It is easy to categorize wearables in the enterprise as simply a variation or next step in Bring Your Own Device (BYOD). It is, however, a bit more complicated than that. While clearly enterprise wearables and BYOD overlap, wearables is a distinct category with its own dynamics and should be thought of differently from BYOD.
Brent Blum, the director of wearable technology for Accenture, sees the acceptance of smartphones and tablets on one hand and the resistance to wearables on the other, at least to this point, as the key differentiator. “I don’t think wearables will be same as the BYOD trend,” he said. “In order for that to happen, first you have to have consumer adoption. With smart glasses, we don’t have that.”
BYOD and wearables entered the enterprise in different ways. BYOD emerged from the consumer base and was heartily resisted by IT departments and corporations overall. Resistance was futile: iPhones and Android devices quickly became wildly popular and so sophisticated that they were of equal or even greater value to employees as enterprise-provided tools. IT departments as a rule are as controlling as the stereotypical mother-in-law, and having employees running around with mobile devices of all makes, models and security capabilities was a nightmare. Instead of waking up, IT departments began the transition – one that still is ongoing – to accommodate all these foreign gadgets.https://o1.qnsr.com/log/p.gif?;n=203;c=204663295;s=11915;x=7936;f=201904081034270;u=j;z=TIMESTAMP;a=20410779;e=i
BYOD or Not, Wearables Will Be a Big Deal in the Enterprise
Wearables are taking a different route. The category, beside gaining some traction in the fitness wearable category, has not taken off with consumers. The BYOD genesis – folks gradually and almost unconsciously using these tools in the execution of their work to a point at which they can’t be excluded – hasn’t materialized in the wearable sector.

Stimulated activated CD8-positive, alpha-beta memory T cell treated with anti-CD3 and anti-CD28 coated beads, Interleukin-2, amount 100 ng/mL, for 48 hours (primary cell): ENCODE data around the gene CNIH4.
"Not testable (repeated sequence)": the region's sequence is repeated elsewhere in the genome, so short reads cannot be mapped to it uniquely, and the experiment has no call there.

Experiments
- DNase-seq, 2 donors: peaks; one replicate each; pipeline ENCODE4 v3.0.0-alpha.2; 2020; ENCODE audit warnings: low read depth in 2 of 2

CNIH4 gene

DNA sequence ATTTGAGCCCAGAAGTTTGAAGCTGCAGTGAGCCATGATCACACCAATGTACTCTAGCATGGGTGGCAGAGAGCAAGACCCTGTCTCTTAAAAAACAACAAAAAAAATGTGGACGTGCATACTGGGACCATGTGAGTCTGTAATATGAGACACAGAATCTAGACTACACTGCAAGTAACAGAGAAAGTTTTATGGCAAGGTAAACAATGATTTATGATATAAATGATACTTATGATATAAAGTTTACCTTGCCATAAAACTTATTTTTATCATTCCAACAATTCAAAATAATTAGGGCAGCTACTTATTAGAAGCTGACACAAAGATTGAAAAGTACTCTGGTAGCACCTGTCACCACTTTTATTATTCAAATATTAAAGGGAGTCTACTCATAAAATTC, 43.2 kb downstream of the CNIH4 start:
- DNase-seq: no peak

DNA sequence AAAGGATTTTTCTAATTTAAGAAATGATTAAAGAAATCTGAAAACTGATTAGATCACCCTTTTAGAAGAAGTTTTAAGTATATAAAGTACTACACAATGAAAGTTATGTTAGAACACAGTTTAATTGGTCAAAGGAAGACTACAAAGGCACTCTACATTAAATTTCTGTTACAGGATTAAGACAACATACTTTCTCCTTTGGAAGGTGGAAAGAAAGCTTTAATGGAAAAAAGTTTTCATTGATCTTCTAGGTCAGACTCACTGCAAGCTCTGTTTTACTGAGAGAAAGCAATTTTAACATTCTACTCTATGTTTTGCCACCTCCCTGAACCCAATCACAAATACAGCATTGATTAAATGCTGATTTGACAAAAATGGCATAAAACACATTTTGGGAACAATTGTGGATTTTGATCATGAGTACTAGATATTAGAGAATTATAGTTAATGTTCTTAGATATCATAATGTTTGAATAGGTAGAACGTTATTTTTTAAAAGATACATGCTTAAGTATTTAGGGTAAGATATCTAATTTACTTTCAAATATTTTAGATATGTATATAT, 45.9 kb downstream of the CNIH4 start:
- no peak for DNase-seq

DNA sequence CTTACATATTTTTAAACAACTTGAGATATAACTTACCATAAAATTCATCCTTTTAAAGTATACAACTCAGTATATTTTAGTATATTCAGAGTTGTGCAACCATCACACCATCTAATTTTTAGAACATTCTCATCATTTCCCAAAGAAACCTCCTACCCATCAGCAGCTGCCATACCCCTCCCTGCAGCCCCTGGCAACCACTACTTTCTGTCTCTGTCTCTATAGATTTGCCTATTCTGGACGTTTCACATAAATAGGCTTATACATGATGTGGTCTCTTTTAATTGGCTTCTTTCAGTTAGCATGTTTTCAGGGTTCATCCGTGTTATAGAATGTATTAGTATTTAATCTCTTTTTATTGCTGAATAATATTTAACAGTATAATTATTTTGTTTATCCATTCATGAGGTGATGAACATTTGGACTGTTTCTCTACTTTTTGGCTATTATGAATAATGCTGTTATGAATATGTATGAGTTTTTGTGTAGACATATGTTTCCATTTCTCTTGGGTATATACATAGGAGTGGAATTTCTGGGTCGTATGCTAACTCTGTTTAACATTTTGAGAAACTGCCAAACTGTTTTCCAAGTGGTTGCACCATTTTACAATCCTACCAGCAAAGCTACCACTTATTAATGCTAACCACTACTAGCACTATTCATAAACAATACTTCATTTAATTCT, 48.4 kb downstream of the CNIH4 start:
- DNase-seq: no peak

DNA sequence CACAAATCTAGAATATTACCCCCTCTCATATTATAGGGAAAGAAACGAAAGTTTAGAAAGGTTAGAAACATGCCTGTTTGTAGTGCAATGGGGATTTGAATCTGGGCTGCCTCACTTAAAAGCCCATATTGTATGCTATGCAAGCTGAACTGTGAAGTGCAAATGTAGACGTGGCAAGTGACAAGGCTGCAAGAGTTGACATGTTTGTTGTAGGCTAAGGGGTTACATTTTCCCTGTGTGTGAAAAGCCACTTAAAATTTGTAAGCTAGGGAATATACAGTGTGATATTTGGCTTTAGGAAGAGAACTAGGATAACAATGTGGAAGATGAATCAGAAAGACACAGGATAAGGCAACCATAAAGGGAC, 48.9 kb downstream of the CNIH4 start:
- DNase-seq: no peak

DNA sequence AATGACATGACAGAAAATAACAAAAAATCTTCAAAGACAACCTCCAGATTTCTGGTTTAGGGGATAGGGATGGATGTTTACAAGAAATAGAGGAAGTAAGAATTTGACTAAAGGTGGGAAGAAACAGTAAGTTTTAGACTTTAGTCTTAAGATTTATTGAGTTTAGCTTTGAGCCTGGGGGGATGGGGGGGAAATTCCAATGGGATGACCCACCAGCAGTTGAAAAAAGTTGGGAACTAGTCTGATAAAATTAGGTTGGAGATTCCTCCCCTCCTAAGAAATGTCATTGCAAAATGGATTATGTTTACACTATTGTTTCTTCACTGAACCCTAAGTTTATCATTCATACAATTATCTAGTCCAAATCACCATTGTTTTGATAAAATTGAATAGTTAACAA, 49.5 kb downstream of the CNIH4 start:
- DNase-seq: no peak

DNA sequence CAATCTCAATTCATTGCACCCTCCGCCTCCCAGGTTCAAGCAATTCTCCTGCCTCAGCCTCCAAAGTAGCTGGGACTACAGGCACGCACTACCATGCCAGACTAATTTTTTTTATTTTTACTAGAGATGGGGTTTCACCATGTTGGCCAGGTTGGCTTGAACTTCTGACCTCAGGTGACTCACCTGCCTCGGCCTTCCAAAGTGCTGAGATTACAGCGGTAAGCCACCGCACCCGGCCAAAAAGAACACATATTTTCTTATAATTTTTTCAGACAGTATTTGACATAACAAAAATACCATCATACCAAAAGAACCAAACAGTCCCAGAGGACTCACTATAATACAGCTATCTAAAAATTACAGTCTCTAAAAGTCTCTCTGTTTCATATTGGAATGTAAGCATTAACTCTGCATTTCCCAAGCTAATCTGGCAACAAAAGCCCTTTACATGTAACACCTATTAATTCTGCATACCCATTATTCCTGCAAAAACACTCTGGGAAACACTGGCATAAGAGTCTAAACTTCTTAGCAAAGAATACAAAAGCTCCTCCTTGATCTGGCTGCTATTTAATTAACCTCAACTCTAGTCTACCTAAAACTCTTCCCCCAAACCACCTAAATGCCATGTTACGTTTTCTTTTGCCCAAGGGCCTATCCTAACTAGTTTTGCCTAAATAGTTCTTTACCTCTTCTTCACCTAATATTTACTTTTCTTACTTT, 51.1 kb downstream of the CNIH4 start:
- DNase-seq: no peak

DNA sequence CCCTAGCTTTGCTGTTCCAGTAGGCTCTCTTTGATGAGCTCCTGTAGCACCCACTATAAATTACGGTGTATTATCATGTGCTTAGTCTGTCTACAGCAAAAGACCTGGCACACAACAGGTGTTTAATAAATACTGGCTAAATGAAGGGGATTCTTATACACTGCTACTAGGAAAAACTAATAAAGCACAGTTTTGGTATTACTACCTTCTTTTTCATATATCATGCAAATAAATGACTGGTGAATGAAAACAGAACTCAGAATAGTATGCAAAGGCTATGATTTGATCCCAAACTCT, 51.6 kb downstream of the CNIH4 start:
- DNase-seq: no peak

This is not to say that wearables in the enterprise won’t be a big deal. In fact, they already are. Close observers suggest several types of wearables that likely will be big in the enterprise. The determining factor, as with any business tool, is the value the wearable brings to the business. Amisha Gandhi, a director for global product marketing and communications for mobile at SAP, says the use case of wearables will be determined on a case-by-case basis: “Is it condensing or accelerating a business process? Is it making the life of the worker easier?”
At the end of the day, she said, wearables can be transformative, if applied correctly. “The best experience is getting the job done without any experience at all, by condensing and eliminating processes,” she said.
Glasses are a natural: Enabling an expert miles or even continents away to see what a worker in the field is seeing and offering advice and guidance is a big deal that is happening today. This obviously useful application, labeled “over the shoulder coaching” by Blum, is even more valuable when combined with augmented reality enabling users to consult documents, schematics and other aids.
Another wearable category that is likely to gain traction is clothing carrying tiny sensors that monitor the health of a worker or, especially in the cases of field workers, check for noxious and dangerous fumes. Fume-alerting sensors may be built into other pieces of equipment, such as the lantern helmets worn by coal miners.